Should you buy the Xbox Series X Seagate Expansion Card?

Seagate Expansion Card Xbox Series X, Series S
Seagate Expansion Card Xbox Series X, Series S (Image credit: Seagate)

Should you buy the Xbox Series X Seagate Expansion Card?

Best answer: Yes, the Seagate Storage Expansion Card for Xbox Series X|S provides the only seamless storage upgrade for the new Xbox consoles. This external solid-state drive (SSD) exactly matches the high speed of Xbox Series X and Xbox Series S internal storage, compatible with all games upgraded for the latest console generation. But if you need a more budget-friendly alternative, external USB drives provide a more affordable upgrade, with some limitations.

Understanding the Xbox Storage Expansion Card

Microsoft pushes forward various technologies for Xbox Series X and Xbox Series S, with high-speed solid-state drive (SSD) storage among the fundamentals with next-generation consoles. It's among the primary advancements supporting titles upgraded for the system, with reduced load times, denser worlds, and improved graphics as a result. That leaves the custom SSD technology deeply intertwined with everything the console offers and raises some troubles when it comes to expanding your Xbox storage.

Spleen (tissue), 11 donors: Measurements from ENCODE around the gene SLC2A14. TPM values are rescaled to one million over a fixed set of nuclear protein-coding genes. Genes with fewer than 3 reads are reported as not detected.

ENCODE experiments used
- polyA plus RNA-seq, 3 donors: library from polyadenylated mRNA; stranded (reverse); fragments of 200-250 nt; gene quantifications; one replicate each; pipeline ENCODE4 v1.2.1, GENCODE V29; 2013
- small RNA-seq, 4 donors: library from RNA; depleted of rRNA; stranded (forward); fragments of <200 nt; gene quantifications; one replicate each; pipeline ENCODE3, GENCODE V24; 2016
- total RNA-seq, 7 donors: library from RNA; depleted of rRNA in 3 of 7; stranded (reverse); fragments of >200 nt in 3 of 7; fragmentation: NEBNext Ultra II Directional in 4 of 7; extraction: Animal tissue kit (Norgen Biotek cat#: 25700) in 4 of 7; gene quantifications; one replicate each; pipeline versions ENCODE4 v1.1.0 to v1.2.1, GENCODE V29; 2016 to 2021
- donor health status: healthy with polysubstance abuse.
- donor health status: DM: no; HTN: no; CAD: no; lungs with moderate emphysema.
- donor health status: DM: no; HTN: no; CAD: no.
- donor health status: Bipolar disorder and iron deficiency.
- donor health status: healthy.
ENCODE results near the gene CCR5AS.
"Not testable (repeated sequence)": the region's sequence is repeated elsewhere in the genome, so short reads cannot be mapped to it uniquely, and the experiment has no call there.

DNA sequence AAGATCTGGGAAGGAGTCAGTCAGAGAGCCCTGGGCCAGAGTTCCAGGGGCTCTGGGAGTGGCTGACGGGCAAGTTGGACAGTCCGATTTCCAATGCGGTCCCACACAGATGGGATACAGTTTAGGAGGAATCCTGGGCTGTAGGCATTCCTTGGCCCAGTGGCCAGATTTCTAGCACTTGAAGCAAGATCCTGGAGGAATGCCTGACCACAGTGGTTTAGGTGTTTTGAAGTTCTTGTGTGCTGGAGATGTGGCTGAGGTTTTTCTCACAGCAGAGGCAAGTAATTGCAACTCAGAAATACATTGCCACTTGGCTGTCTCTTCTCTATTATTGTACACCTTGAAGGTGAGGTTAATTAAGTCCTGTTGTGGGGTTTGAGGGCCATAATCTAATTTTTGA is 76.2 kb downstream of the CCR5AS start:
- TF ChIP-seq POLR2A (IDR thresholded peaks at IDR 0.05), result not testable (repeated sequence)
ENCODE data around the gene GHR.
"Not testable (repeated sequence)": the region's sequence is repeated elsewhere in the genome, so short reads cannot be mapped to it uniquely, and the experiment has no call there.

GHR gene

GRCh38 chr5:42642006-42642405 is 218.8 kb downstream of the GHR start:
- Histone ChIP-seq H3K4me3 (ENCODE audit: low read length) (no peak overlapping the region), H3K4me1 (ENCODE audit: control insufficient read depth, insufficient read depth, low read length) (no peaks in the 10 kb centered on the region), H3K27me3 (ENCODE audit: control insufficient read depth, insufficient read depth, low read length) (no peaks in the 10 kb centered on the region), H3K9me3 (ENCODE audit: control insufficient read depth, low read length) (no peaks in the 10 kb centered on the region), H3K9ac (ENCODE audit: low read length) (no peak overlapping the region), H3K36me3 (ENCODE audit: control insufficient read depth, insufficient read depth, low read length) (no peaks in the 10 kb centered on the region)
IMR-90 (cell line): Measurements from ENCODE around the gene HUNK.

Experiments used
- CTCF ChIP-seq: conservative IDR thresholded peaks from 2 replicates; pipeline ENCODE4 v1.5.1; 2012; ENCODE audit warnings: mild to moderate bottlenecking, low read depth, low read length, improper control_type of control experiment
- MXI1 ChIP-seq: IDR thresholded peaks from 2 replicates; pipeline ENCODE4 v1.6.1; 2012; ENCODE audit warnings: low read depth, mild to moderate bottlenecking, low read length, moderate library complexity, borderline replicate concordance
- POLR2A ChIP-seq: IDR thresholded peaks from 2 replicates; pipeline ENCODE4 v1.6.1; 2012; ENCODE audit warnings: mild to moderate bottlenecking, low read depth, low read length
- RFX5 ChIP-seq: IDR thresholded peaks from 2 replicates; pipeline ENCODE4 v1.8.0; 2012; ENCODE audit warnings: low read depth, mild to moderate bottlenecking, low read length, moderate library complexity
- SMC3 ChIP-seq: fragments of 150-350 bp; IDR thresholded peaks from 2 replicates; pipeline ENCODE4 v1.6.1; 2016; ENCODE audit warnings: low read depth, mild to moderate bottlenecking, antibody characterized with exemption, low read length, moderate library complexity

In the past, it was as easy as plugging in your external hard drive over USB. But Xbox Series X and Xbox Series S demand high storage speeds, which saw Microsoft and Seagate engineer a custom solution, the Seagate Storage Expansion Card for Xbox. This proprietary card adds 1TB of storage to your console while ensuring speeds on par with Microsoft's internal NVMe SSD tech. It results in transfer rates peaking at the same 2.4GB/s, far exceeding what you'd expect from an external hard drive, making for one of the best SSDs for Xbox Series X. Many of the best USB hard drives fall around 160MB/s, while popular high-performance SSDs often cap out around 1,000MB/s over USB.

The card comes in a compact form factor, measuring 53mm by 32mm, only marginally larger than the average thumb drive. It works seamlessly with Xbox Series X and Xbox Series S, hooking up to the rear of either console through a dedicated "Storage Expansion" port beside the HDMI output. The automatic plug-and-play setup requires no additional work to work with Xbox consoles out of the box. It also allows you to switch storage devices on the fly without restarting the Xbox console if you're handling extensive game collections spanning multiple cards.

Xbox Series X Storage Expansion

Source: Microsoft (Image credit: Source: Microsoft)

As for everyday usage, that means double the base Xbox Series X storage while tripling the restrictive base Xbox Series S capacity. It provides extra room for game installations on your console, especially valuable in a time where some blockbuster launches surpassing 100GB at launch. And with read and write speeds fully in-line with Xbox Series X and Xbox Series S internal SSDs, it means you can play next-generation games, as well as backward compatible titles, with no hassle.